The integrated headset was chosen mainly to reduce overall stack height whilst also allowing the headtube to remain a decent length, which gives a more secure hold on the fork and more room for the main tubes to join on to, but it also helps save yet more weight. I also like the clean look of the integrated seat clamp, and on a DJ oriented frame the seat height is rarely moved, so since a QR is not needed it was a good match. Again it saves a bit of weight on the complete build as well. There is a bit of a risk of breaking the binder bolt and having it stuck in the frame, whereas a separate seat clamp could be just tossed and replaced if the bolt breaks. But again, since the seat height is not fiddled with too much, the risk is small.

As you can probably tell I really like this bike. It has changed the way that I ride, so much so that I had to buy it. It feels smooth, really smooth. It feels light and flickable, but also incredibly stable. This blend of qualities will give anyone more confidence to go bigger. It’s also made me go back to 26” wheels, although I would love to try out their 24” version, the Satellite, which features similar geometry and is made in the same beautiful manner. If you can afford a high end bike then I’d urge you to go and help a small under–dog company like Superco.

They may be small, but they’re definitely pushing innovation more than most. Go buy one.
Price: $750.00
www.ridesuperco.com

Hammered

  1. Pedal Test | Hammered
  2. Santa Cruz Blur 4X Frame | Hammered
  3. Why Doesn’t Tarzan Have A Beard? | Hammered
  4. Pedals | Hammered
  5. Stuff I wear for doin' photos like. Steve Jones | Hammered
  6. Tyres | Hammered
  7. Shifting | Hammered
  8. Ed's Office Attire | Hammered
  9. Bontager, Mavic & Shimano Wheels | Hammered
  10. Billy's Kit | Hammered
  11. Grant Robinson is a funny guy 152 Mailshot | Hammered
  12. Grant Robinson - Riding Kit | Hammered
  13. Super Sweet Superco | Hammered
  14. Manitou Dorado | Hammered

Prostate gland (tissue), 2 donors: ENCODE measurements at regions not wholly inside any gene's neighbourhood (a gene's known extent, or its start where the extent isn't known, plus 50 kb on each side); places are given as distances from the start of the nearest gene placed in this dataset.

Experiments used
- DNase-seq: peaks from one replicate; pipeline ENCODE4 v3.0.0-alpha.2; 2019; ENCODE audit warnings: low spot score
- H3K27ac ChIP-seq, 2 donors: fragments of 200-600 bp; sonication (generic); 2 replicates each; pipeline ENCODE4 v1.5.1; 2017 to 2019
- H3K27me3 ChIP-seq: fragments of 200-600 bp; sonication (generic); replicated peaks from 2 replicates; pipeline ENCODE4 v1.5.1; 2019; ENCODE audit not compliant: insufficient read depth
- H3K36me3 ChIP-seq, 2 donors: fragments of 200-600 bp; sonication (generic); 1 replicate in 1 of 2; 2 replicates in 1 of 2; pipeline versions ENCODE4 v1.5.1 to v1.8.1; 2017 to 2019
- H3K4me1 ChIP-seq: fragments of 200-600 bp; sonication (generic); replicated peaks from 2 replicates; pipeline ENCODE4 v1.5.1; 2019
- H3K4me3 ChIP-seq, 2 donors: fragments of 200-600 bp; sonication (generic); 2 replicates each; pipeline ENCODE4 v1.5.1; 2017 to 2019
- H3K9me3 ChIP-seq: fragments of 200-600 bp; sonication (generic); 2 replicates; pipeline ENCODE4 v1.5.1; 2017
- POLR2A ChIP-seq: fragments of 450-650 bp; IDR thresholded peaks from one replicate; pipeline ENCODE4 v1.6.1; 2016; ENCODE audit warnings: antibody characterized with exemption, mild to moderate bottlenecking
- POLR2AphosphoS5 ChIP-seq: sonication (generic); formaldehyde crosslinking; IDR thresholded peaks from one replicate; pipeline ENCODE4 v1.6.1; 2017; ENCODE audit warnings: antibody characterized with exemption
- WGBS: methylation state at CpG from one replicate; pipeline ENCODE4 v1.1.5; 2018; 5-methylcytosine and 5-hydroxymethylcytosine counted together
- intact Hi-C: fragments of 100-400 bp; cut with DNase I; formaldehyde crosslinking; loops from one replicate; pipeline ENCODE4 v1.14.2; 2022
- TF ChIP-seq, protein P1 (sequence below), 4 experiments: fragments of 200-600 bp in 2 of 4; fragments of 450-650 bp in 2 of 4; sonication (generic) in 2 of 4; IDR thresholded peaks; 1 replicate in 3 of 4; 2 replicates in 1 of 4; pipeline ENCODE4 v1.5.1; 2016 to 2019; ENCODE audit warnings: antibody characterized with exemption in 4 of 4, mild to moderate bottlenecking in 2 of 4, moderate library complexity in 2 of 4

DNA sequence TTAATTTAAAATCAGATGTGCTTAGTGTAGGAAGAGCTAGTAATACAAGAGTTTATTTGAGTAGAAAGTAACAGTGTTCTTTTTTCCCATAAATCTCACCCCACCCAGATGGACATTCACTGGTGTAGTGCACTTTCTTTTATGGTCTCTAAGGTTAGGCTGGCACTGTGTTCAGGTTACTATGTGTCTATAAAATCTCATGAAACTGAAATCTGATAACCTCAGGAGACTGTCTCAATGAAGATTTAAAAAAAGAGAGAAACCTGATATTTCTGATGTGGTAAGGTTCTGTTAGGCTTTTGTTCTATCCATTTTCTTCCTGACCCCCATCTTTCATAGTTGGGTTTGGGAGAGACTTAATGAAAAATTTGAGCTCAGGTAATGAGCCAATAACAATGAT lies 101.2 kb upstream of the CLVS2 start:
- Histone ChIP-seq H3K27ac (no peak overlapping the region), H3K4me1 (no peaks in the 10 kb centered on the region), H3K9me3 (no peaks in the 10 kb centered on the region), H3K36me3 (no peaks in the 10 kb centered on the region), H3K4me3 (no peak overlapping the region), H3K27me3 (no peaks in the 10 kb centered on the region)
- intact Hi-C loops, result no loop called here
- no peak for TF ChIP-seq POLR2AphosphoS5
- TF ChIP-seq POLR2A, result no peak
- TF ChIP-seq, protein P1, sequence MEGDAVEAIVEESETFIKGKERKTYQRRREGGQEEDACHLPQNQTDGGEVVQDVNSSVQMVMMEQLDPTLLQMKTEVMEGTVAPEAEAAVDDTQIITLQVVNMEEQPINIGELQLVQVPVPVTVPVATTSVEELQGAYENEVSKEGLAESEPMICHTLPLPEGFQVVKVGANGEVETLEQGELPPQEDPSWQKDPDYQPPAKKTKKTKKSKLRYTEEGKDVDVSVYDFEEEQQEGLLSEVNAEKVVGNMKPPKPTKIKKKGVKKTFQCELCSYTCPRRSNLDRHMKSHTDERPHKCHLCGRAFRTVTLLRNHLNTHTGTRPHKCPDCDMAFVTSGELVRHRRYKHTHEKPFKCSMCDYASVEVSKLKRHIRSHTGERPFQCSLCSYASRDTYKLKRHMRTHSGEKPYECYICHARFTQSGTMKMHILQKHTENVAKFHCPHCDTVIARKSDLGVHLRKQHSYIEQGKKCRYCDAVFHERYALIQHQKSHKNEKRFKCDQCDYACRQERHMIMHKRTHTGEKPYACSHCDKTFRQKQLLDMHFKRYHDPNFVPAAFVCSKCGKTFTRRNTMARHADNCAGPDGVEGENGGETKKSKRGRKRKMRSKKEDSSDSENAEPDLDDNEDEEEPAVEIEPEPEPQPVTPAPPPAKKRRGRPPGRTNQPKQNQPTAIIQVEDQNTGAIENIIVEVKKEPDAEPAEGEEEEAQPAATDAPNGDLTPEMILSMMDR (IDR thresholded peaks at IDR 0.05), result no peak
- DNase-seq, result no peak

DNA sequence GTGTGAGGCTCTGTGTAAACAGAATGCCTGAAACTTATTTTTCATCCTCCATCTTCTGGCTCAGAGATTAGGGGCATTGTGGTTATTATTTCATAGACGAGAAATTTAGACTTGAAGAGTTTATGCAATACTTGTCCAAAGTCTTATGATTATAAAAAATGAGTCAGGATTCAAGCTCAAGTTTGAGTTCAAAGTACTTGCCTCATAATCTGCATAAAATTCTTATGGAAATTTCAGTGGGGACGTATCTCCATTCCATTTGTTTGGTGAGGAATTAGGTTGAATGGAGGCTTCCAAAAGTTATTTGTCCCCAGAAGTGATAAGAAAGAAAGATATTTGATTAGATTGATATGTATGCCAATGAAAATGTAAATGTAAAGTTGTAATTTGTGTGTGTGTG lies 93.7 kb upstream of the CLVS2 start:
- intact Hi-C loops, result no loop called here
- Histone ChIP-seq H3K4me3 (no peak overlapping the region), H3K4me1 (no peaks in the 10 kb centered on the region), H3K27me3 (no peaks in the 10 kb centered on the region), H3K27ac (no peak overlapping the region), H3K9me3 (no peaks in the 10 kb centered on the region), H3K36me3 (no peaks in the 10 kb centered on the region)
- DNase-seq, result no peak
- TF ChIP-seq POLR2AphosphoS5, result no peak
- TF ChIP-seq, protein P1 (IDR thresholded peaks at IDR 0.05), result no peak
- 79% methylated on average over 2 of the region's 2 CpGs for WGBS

15. Transition transAM Review | Hammered
  16. Stanton Slackline Bike Review | Hammered
  17. Transition Bank Bike Review | Hammered
  18. Canyon Strive ESX 9.0 LTD Bike Review | Hammered
  19. Specialized Stumpjumper EVO 29 | Hammered
  20. BMW Big Ben | Hammered
  21. Fox 32 831 4X/Dirt Jump Fork | Hammered
  22. Easton Haven Wheelset | Hammered
  23. Production Privée Shan Review - Hammered
  24. BOS Stoy Rear Shock Review - Hammered
  25. Odi Lock-On Grips Reviewed | Hammered
  26. Hayes Stroker Gram Brakes Review | Hammered
  27. DT Swiss XM 1550 Tricon Wheelset Review | Hammered
  28. Nukeproof Snap Review | Hammered
  29. Halo 4XR Wheels Review | Hammered
  30. Thule 591 Proride Bike Carrier Review | Hammered
  31. Arc'teryx Beta FL Jacket and Fox Shuttle Pant Review | Hammered
  32. XTR Trail Brakes Review | Hammered
  33. XTR Shadow Plus Rear Mech Review | Hammered
  34. Mojo Powa Fender Review | Hammered
  35. Chris King Hubs Reviewed | Hammered
  36. Birzman 40 Piece Toolbox | Hammered
  37. Marzocchi 55 RC3 Evo Titanium | Hammered
  38. KS Lev Seatpost Review | Hammered
  39. Continental Mud King 2.3 Review | Hammered
  40. Scott Mind Shorts | Hammered
  41. Used and Abused | Hammered

 

Share

Newsletter Terms & Conditions

Please enter your email so we can keep you updated with news, features and the latest offers. If you are not interested you can unsubscribe at any time. We will never sell your data and you'll only get messages from us and our partners whose products and services we think you'll enjoy.

Read our full Privacy Policy as well as Terms & Conditions.

production